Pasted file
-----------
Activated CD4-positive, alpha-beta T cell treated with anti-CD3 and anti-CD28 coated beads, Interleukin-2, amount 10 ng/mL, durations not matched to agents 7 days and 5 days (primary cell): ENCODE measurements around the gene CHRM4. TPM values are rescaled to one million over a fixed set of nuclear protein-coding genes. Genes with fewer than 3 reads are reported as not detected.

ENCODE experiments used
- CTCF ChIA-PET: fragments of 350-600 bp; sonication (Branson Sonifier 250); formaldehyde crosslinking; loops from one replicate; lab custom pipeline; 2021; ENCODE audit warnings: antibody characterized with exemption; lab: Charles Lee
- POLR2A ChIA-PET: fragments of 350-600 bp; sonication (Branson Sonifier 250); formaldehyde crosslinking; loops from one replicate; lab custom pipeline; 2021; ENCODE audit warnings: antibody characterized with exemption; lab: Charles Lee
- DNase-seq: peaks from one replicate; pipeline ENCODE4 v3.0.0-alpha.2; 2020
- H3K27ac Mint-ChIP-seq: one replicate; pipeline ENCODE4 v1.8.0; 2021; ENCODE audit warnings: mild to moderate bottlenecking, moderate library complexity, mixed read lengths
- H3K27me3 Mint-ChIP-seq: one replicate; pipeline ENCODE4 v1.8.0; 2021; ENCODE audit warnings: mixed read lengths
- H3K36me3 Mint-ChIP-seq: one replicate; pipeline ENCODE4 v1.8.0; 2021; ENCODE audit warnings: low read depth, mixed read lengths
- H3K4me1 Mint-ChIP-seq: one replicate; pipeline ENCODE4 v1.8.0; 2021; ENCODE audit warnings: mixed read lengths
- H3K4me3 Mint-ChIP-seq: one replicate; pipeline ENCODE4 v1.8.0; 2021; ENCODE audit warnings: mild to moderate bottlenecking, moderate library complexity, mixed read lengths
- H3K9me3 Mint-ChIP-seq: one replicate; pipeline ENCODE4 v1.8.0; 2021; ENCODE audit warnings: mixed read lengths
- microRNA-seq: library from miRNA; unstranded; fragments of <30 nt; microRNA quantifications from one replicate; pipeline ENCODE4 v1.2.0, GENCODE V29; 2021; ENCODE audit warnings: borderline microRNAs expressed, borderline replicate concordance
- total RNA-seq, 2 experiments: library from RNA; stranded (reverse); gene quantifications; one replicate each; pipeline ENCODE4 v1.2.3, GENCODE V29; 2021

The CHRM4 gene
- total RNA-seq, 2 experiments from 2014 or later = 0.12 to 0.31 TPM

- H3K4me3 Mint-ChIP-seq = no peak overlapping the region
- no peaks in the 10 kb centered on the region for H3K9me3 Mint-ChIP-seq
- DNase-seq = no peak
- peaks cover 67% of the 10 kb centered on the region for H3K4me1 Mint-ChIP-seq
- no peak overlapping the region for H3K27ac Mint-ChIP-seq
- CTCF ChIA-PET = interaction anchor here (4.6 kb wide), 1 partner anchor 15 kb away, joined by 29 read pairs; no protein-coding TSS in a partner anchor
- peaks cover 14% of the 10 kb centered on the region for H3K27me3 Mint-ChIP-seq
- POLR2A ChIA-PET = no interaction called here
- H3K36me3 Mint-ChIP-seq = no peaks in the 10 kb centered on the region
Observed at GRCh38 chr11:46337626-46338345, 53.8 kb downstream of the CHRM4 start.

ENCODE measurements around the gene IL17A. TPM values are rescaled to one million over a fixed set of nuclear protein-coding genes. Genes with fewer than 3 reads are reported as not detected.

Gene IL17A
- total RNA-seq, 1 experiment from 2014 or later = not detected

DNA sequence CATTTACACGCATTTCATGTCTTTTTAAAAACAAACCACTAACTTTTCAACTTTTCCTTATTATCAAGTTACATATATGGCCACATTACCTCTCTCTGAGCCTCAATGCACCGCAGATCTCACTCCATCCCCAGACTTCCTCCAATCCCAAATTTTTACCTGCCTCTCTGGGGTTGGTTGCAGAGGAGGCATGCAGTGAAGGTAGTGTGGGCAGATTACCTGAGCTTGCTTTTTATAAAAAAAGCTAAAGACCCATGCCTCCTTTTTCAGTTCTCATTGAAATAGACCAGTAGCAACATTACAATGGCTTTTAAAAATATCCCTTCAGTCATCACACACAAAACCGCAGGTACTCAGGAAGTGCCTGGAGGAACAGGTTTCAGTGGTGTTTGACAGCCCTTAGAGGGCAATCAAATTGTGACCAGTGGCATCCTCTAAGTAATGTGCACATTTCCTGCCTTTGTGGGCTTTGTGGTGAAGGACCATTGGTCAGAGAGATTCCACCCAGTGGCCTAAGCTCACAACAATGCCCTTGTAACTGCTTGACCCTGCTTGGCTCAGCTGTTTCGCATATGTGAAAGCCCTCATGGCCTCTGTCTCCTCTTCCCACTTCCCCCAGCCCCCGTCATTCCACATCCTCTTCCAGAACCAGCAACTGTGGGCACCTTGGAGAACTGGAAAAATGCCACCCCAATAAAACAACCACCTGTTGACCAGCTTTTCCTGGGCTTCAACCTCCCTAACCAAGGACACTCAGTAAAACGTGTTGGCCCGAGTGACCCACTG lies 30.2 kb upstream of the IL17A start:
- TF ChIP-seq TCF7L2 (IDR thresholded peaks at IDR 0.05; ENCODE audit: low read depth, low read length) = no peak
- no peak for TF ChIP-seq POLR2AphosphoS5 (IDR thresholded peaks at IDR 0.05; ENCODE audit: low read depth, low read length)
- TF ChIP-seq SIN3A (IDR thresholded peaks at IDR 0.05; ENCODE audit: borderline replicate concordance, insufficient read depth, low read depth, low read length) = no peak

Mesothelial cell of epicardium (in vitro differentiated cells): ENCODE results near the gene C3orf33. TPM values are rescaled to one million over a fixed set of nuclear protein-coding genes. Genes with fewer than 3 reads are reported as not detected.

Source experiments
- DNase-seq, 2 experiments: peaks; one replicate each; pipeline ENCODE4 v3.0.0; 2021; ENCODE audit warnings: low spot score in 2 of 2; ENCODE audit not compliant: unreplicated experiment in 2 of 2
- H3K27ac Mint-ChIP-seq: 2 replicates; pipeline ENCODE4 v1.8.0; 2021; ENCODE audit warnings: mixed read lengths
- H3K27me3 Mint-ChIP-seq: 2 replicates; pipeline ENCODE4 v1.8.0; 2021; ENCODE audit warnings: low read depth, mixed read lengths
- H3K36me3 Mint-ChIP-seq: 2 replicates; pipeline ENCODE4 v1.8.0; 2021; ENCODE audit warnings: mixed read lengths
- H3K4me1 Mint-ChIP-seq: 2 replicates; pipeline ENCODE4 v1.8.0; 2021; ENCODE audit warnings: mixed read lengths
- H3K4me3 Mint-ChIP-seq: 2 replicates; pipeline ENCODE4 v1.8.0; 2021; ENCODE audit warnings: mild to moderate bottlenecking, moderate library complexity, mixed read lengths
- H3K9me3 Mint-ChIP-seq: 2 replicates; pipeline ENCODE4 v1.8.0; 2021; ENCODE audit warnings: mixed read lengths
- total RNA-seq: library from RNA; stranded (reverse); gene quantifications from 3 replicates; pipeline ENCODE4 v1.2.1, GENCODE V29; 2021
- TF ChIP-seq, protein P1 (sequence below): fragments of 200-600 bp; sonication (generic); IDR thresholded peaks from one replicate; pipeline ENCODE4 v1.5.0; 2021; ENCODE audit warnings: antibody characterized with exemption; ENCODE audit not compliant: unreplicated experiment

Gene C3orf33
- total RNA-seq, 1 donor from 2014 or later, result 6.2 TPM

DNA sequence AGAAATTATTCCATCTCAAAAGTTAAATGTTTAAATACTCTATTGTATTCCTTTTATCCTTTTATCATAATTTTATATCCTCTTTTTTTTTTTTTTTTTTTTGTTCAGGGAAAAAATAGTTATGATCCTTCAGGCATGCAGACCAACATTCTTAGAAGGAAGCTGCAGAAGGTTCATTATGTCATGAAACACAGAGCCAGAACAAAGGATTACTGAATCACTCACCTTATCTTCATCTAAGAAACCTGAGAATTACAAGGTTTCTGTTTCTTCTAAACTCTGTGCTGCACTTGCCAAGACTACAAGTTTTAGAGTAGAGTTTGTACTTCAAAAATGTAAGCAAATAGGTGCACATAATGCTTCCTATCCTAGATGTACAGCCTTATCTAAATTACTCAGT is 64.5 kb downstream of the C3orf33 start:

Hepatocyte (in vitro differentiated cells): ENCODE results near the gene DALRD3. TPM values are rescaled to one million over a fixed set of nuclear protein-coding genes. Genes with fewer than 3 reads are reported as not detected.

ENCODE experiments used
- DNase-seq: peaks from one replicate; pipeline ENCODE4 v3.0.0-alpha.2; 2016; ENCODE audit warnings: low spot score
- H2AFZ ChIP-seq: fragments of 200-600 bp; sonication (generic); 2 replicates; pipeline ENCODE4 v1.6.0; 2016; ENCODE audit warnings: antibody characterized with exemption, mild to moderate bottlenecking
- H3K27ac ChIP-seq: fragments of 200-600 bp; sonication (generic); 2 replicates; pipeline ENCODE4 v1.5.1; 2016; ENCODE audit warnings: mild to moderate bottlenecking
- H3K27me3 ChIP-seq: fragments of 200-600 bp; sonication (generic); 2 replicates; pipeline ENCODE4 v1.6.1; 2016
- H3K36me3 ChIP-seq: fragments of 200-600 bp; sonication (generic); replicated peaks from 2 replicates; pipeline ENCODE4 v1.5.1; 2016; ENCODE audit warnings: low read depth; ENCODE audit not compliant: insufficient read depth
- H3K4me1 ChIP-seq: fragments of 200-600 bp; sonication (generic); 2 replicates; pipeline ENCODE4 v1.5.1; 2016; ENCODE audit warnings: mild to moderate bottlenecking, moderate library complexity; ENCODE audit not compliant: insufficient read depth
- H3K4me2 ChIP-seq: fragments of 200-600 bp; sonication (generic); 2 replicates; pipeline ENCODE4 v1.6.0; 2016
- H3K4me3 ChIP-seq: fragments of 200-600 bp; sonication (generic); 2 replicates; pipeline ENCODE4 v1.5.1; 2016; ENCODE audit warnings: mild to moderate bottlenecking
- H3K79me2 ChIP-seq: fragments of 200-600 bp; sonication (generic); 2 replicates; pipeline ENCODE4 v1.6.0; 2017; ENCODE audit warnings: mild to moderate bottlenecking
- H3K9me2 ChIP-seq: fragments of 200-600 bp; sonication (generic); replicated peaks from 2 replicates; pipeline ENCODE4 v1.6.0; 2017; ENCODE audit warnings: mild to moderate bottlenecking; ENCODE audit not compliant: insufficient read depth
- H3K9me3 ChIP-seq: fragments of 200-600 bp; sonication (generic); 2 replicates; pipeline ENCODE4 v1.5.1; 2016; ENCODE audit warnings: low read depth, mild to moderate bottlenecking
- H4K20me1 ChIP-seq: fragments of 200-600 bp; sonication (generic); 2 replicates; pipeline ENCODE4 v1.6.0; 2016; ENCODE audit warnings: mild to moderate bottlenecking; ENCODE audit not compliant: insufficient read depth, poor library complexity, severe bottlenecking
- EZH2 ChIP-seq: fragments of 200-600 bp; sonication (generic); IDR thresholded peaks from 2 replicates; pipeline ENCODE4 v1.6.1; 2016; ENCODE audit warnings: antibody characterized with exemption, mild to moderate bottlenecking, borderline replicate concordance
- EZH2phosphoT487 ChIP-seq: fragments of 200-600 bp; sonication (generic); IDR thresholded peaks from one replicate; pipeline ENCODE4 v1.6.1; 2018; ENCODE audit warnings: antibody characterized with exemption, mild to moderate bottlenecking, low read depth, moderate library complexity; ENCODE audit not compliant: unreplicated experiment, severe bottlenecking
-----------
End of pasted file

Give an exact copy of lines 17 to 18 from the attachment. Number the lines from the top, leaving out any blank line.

- no peaks in the 10 kb centered on the region for H3K9me3 Mint-ChIP-seq
- DNase-seq = no peak